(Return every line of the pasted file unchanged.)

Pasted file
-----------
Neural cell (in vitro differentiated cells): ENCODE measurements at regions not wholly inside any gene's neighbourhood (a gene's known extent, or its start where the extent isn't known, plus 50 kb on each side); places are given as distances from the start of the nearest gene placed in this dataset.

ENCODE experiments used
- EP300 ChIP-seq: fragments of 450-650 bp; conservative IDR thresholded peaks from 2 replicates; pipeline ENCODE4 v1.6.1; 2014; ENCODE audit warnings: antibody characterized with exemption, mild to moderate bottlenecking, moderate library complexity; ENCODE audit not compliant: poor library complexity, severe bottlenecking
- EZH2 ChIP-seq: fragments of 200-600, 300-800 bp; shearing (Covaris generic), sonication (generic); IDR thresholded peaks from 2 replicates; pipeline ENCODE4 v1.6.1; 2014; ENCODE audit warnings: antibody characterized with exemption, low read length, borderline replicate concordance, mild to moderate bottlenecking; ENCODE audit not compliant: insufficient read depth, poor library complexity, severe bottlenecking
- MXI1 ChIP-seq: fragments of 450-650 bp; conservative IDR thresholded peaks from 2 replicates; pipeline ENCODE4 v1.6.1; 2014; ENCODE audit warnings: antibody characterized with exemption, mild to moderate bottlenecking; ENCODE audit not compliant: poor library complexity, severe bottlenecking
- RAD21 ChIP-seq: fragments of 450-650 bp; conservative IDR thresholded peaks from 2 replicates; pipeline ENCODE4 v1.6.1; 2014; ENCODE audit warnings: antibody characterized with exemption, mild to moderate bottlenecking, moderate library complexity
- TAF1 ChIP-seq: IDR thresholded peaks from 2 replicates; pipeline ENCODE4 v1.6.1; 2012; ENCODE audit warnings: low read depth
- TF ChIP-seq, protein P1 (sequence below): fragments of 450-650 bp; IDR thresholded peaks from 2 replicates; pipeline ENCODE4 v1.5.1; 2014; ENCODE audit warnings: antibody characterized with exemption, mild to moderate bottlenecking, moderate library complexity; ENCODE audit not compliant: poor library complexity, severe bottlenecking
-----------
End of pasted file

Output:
Neural cell (in vitro differentiated cells): ENCODE measurements at regions not wholly inside any gene's neighbourhood (a gene's known extent, or its start where the extent isn't known, plus 50 kb on each side); places are given as distances from the start of the nearest gene placed in this dataset.

ENCODE experiments used
- EP300 ChIP-seq: fragments of 450-650 bp; conservative IDR thresholded peaks from 2 replicates; pipeline ENCODE4 v1.6.1; 2014; ENCODE audit warnings: antibody characterized with exemption, mild to moderate bottlenecking, moderate library complexity; ENCODE audit not compliant: poor library complexity, severe bottlenecking
- EZH2 ChIP-seq: fragments of 200-600, 300-800 bp; shearing (Covaris generic), sonication (generic); IDR thresholded peaks from 2 replicates; pipeline ENCODE4 v1.6.1; 2014; ENCODE audit warnings: antibody characterized with exemption, low read length, borderline replicate concordance, mild to moderate bottlenecking; ENCODE audit not compliant: insufficient read depth, poor library complexity, severe bottlenecking
- MXI1 ChIP-seq: fragments of 450-650 bp; conservative IDR thresholded peaks from 2 replicates; pipeline ENCODE4 v1.6.1; 2014; ENCODE audit warnings: antibody characterized with exemption, mild to moderate bottlenecking; ENCODE audit not compliant: poor library complexity, severe bottlenecking
- RAD21 ChIP-seq: fragments of 450-650 bp; conservative IDR thresholded peaks from 2 replicates; pipeline ENCODE4 v1.6.1; 2014; ENCODE audit warnings: antibody characterized with exemption, mild to moderate bottlenecking, moderate library complexity
- TAF1 ChIP-seq: IDR thresholded peaks from 2 replicates; pipeline ENCODE4 v1.6.1; 2012; ENCODE audit warnings: low read depth
- TF ChIP-seq, protein P1 (sequence below): fragments of 450-650 bp; IDR thresholded peaks from 2 replicates; pipeline ENCODE4 v1.5.1; 2014; ENCODE audit warnings: antibody characterized with exemption, mild to moderate bottlenecking, moderate library complexity; ENCODE audit not compliant: poor library complexity, severe bottlenecking